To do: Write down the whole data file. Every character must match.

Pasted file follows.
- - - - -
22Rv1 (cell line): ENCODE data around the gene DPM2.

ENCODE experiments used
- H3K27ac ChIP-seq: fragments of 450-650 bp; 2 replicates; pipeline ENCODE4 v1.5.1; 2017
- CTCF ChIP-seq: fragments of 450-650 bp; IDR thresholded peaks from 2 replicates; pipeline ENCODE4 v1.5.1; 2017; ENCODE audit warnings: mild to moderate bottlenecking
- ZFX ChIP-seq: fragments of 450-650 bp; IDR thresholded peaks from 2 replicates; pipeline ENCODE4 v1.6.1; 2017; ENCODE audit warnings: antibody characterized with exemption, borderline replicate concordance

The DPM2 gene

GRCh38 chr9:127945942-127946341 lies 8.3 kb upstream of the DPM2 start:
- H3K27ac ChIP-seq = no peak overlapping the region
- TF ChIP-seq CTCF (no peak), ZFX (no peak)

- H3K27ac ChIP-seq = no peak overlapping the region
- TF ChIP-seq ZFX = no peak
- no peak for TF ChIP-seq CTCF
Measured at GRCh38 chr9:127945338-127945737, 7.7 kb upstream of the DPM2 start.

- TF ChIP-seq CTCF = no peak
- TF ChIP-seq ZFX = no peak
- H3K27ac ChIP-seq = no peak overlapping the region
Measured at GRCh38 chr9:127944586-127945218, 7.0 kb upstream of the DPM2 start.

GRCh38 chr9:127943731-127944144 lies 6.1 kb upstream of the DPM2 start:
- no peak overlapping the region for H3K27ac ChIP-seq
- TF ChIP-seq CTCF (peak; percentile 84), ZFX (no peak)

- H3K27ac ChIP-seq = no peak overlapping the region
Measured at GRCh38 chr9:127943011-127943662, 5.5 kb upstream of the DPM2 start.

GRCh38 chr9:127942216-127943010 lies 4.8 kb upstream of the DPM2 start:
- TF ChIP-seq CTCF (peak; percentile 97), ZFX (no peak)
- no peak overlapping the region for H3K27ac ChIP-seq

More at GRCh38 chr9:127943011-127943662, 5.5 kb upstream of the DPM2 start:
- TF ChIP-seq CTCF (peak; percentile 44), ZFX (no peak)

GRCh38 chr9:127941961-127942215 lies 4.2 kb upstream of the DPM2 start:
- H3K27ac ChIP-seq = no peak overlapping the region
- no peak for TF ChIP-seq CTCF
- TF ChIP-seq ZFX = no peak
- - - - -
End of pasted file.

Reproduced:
22Rv1 (cell line): ENCODE data around the gene DPM2.

ENCODE experiments used
- H3K27ac ChIP-seq: fragments of 450-650 bp; 2 replicates; pipeline ENCODE4 v1.5.1; 2017
- CTCF ChIP-seq: fragments of 450-650 bp; IDR thresholded peaks from 2 replicates; pipeline ENCODE4 v1.5.1; 2017; ENCODE audit warnings: mild to moderate bottlenecking
- ZFX ChIP-seq: fragments of 450-650 bp; IDR thresholded peaks from 2 replicates; pipeline ENCODE4 v1.6.1; 2017; ENCODE audit warnings: antibody characterized with exemption, borderline replicate concordance

The DPM2 gene

GRCh38 chr9:127945942-127946341 lies 8.3 kb upstream of the DPM2 start:
- H3K27ac ChIP-seq = no peak overlapping the region
- TF ChIP-seq CTCF (no peak), ZFX (no peak)

- H3K27ac ChIP-seq = no peak overlapping the region
- TF ChIP-seq ZFX = no peak
- no peak for TF ChIP-seq CTCF
Measured at GRCh38 chr9:127945338-127945737, 7.7 kb upstream of the DPM2 start.

- TF ChIP-seq CTCF = no peak
- TF ChIP-seq ZFX = no peak
- H3K27ac ChIP-seq = no peak overlapping the region
Measured at GRCh38 chr9:127944586-127945218, 7.0 kb upstream of the DPM2 start.

GRCh38 chr9:127943731-127944144 lies 6.1 kb upstream of the DPM2 start:
- no peak overlapping the region for H3K27ac ChIP-seq
- TF ChIP-seq CTCF (peak; percentile 84), ZFX (no peak)

- H3K27ac ChIP-seq = no peak overlapping the region
Measured at GRCh38 chr9:127943011-127943662, 5.5 kb upstream of the DPM2 start.

GRCh38 chr9:127942216-127943010 lies 4.8 kb upstream of the DPM2 start:
- TF ChIP-seq CTCF (peak; percentile 97), ZFX (no peak)
- no peak overlapping the region for H3K27ac ChIP-seq

More at GRCh38 chr9:127943011-127943662, 5.5 kb upstream of the DPM2 start:
- TF ChIP-seq CTCF (peak; percentile 44), ZFX (no peak)

GRCh38 chr9:127941961-127942215 lies 4.2 kb upstream of the DPM2 start:
- H3K27ac ChIP-seq = no peak overlapping the region
- no peak for TF ChIP-seq CTCF
- TF ChIP-seq ZFX = no peak